This was the second-longest return ever produced from a Hopkins’ kickoff; ironically, the longest one against him was an 86-yard touchdown by Wendell Smallwood in the aforementioned 2016 matchup with the Eagles. Only two other teams have ever even combined to gain more than 66 yards off his kickoffs in a full game.
The other kickoff returned by the Bills was fielded by fullback Patrick DiMarco at the 12-yard line and returned 24 yards. That kick only traveled 53 yards in the air, which was Hops’ shortest kickoff on a non-onside attempt all season. I won’t give him a total pass on this game, but I do think the windy conditions had something to do with his subpar showing in the kickoff department.
Tress Way- This was not Tress Way’s best day at the office. He punted the ball five times for 172 yards. He averaged 34 yards per punt, which was the second-lowest clip of his career (1 punt for 27 yards in Week 1 of the 2016 season vs. Pittsburgh). The Bills did not return any of his kicks, so his net average was 34 too, his third-lowest such mark in a game where the opponent had no returns.
Two of his punts were particularly problematic. His first punt of the day came from the Washington 33-yard line and it only traveled 21 yards out to the Buffalo 46. The Bills scored a touchdown on their ensuing drive. It was Way’s shortest punt this season by 14 yards.
His final boot of the day left something to be desired, as well. He kicked the ball from the Redskins’ 4-yard line but it only traveled 42 yards to the Washington 46. Just as was the case with his first punt discussed, Buffalo scored a touchdown on their next possession.
Way was tagged with a career-worst 42.2 PFF grade for his showing on Sunday. He did not play well in this game, but I’d still be remiss if I didn’t point out that windy conditions definitely had an impact on the punting game for both teams.
On the plus side, he didn’t have any touchbacks for the fourth straight week and pinned the Buffalo offense inside their own 20-yard line twice (10 & 16).
Kick Coverage- Jeremy Reaves downed Way’s aforementioned 21-yarder at the Buffalo 46, and Tanner Vallejo touched down the punt that pinned Josh Allen and company at their own 10-yard line.
Vallejo did, however, miss a tackle inside the Bills’ 20 on the 66-yard kickoff return by Roberts. Troy Apke was finally able to shut the play down at the Redskins’ 39-yard line. With that tackle Apke moved into a tie with Deshazor Everett for the most total specials tackles on the team (4). Josh Harvey-Clemons put a stop to Patrick DiMarco’s KO return at the Buffalo 36 after a gain of 24 yards.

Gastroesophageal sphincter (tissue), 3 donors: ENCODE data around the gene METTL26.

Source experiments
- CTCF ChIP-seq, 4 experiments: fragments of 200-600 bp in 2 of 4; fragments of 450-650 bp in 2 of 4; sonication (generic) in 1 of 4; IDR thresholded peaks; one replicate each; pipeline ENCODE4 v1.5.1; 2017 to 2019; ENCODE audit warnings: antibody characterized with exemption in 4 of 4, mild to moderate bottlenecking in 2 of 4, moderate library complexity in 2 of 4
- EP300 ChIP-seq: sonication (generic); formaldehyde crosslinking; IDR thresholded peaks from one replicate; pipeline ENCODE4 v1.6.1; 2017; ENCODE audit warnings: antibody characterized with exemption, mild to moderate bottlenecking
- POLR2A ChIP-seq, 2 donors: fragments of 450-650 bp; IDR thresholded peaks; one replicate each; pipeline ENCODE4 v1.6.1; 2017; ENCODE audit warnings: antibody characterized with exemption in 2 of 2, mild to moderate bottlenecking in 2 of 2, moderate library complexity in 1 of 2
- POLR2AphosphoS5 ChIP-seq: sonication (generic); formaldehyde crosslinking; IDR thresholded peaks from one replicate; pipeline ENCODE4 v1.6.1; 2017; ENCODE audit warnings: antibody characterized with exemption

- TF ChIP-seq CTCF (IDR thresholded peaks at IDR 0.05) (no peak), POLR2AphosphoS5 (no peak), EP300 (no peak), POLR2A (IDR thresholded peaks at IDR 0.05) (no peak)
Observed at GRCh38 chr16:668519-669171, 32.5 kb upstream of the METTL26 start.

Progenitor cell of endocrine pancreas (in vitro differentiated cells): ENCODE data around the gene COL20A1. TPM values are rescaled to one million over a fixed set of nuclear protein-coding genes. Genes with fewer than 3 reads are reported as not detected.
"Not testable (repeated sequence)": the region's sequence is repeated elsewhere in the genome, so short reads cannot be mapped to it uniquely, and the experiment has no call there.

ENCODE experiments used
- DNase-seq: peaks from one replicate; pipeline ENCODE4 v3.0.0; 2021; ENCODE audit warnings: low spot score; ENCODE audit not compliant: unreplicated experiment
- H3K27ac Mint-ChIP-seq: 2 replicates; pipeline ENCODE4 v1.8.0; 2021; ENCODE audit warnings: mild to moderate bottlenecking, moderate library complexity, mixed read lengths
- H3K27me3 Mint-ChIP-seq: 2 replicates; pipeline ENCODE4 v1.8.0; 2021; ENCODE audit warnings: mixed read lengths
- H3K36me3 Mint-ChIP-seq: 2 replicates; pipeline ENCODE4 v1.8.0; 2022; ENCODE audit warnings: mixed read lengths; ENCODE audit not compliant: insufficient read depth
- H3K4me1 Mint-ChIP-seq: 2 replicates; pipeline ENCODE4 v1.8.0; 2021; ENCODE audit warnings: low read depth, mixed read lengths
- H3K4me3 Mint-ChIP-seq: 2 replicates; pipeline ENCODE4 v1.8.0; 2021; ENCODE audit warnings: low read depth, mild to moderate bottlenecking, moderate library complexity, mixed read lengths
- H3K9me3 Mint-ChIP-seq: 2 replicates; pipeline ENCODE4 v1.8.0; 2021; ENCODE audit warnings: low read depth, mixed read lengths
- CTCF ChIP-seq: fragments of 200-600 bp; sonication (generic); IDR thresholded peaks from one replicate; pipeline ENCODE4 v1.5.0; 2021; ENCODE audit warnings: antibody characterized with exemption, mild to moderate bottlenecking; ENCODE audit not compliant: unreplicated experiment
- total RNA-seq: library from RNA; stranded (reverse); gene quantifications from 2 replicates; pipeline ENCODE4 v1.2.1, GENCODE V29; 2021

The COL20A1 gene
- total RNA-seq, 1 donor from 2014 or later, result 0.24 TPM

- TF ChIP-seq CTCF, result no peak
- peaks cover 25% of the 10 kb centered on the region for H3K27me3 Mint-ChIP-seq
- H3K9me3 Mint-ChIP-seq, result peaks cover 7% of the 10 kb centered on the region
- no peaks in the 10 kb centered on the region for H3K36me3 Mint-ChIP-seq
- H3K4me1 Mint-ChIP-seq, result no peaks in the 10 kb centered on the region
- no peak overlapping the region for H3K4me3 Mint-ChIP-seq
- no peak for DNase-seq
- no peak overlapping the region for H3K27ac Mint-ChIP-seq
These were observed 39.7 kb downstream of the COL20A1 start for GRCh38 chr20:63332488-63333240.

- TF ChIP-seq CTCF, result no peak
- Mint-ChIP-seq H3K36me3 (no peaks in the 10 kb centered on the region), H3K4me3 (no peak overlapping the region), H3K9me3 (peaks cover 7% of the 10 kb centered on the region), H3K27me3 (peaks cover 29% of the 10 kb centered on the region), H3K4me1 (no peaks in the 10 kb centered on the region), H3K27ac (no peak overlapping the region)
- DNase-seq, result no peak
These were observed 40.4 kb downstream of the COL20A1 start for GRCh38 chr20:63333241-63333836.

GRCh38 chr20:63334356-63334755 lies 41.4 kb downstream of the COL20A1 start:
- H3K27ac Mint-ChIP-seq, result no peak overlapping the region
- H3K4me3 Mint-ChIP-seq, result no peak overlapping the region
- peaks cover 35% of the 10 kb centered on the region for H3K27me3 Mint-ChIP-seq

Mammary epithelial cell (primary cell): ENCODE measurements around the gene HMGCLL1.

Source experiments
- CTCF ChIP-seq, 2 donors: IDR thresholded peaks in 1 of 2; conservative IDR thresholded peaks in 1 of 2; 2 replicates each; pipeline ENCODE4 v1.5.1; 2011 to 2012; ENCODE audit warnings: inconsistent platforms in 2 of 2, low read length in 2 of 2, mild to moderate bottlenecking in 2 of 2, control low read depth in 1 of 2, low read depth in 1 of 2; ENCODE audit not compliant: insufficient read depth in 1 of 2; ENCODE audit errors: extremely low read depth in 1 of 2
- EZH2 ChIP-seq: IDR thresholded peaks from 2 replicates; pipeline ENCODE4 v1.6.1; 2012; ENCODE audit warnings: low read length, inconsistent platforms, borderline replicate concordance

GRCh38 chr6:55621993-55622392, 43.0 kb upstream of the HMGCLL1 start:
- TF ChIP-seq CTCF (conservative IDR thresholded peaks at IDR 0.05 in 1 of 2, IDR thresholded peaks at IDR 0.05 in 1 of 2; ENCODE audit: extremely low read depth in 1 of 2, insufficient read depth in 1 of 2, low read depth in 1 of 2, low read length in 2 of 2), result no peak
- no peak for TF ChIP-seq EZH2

Punt Returns- The Bills punted the ball away three times. The first one went out of bounds at their own 35 after traveling just 15 yards. That horrendous kick set the Skins up for a field goal six plays later.
Trey Quinn’s only return came on their next punt. He caught the ball at the Washington 28, ran to his left to avoid a tackler and ended up not gaining any yards on the play.
Quinn totally misjudged the third Buffalo boot. Instead of running up to field the ball at the 34-yard line or scooping it up at the 25, he let it roll past him and go all the way to the Washington 13.
Quinn’s 6.4-yard return average ranks 15th in the league.
Kickoff Returns- Steven Sims returned three kickoffs for 56 yards in the game (18.7-yard average). He posted gains of 18 and 16 yards on his first two runbacks, both of which made it out to the 18-yard line. He fielded his last return at the 8-yard line and gained 22 yards before being tackled at the Washington 30.
Sims still only trails Cordarrelle Patterson in KO return yards this year (399 to 451), but he has fallen to 16th in return average (22.17). He leads all players in number of kickoff returns with 18 of them.
*All statistics are courtesy of ESPN, Football Outsiders, NBC Sports, NFL.com, NFL Gamebooks, Pro Football Focus, Pro Football Reference, Redskins.com, Sharp Football Stats and The Washington Post*